Iran-Sitauational Analysis and Strategic Context
According to the Iranian religious structure, puberty and menarche are considered to be the transitional pivotal turning point from childhood to adulthood. Reaching this biological threshold means becoming eligible for marriage regardless of age. Although ECM marriage is applicable to both boys and girls, the harsh reality is that the impact is greater on young girls. It is a global issue but rates vary dramatically, both within and between countries. Nevertheless, in terms of proportions and numbers, most ECM takes place in rural sub-Saharan Africa and South Asia (UNICEF 2001).
Although little data is available on Child Marriage In Iran and in absence of credible and independent studies, official Iranian government statistics show that tens of thousands of girls and boys under the age of 15 are married off by their families each year in Iran. The numbers may actually even be quite higher. Some families in Iran do not register underage marriages, or do so illegally. According to Iran’s Association of Children’s Rights, the number of girls married in Iran under the age of 15 went from 33,383 in 2006 to 43,459 in 2009, a 30% increase in three years. This is due to cultural norm and local customs, deepening poverty and parents’ desire to control their daughter’s sexuality.
According to the report of the Special Rapporteur on the situation of human rights in the Islamic Republic of Iran, the legal age of marriage for girls in the Iran is 13 years, but girls as young as 9 years of age may be married with permission from a court. In 2013, a legislative attempt to declare the marriage of a custodian to his adopted daughter illegal was also voided by the Council. The amended text of the relevant law now in effect recognizes the legitimacy of such a marriage provided that a competent court considers it to be in the best interest of the child. At least 48,580 girls between 10 and 14 years of age were married in 2011, 48,567 of whom were reported to have had at least one child before they reached 15 years of age. Some 40,635 marriages of girls fewer than 15 years of age were also registered between March 2012 and March 2013, of which more than 8,000 involved men who were at least 10 years older. Furthermore, at least 1,537 marriages of girls less than 10 years of age were registered in 2012, which is a significant increase compared with the 716 registered between March 2010 and March 2011. 22 The number of registered divorces for girls under 15 years of age has also consistently increased since 2010. The Government responded to the foregoing by stating that the law prohibits forced marriage, meaning that all marriages in the country are consensual.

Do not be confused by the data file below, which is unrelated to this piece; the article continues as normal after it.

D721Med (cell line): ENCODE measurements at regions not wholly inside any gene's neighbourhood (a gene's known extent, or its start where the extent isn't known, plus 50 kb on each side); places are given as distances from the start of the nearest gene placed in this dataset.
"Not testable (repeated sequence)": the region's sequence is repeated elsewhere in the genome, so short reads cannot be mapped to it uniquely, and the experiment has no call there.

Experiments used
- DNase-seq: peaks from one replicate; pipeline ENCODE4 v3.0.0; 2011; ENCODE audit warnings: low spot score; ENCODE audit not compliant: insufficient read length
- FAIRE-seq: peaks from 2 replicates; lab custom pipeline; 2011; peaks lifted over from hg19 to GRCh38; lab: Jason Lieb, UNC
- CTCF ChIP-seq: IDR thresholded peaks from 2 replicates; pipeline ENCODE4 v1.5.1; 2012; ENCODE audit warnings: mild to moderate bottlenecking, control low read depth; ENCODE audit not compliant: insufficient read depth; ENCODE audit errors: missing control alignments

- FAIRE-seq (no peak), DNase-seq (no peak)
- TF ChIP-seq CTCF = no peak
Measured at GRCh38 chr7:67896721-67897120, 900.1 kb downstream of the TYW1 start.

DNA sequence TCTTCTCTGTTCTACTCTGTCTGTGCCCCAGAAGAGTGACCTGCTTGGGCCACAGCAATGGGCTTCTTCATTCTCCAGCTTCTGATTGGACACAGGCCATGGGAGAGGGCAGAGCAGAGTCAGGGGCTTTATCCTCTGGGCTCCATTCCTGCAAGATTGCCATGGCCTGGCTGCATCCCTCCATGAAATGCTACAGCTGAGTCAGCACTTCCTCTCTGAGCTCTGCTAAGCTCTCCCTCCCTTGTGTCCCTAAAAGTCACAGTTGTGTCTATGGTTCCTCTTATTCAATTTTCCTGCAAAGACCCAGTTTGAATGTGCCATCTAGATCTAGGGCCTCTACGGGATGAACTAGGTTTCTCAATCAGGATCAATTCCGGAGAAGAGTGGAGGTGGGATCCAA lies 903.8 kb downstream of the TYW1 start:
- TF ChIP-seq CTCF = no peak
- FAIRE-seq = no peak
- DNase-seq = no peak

Statistics in Iran from the past five years show a significant drop in the number of students enrolled in (all-girl) schools. For the past five years, an increasing number of girl’s schools have been experiencing a significant drop in the number of students enrolled. Furthermore, the mortality rate for married girls below the age of 15 is five times higher than those over the age of twenty.
For the first time this study aims at analysing the prevalence of ECM in Iran by focusing on the prominent socio-cultural factors that mirror this deep-rooted inequality that is responsible for its continual existence and adherence. The rationale for this study is to demonstrate the evidence and prevalence of this harmful practice in Iran and to assist decision makers in sharpening their focus on this urgent protection of girls’ human rights. Respect for girls’ human rights requires that we prevent and eradicate child marriage and actively support those girls who are already married. It is the only course by which we can avert what otherwise is the human tragedy of ECM. This study is an effort to bring to the surface the problem of early marriage in Iran.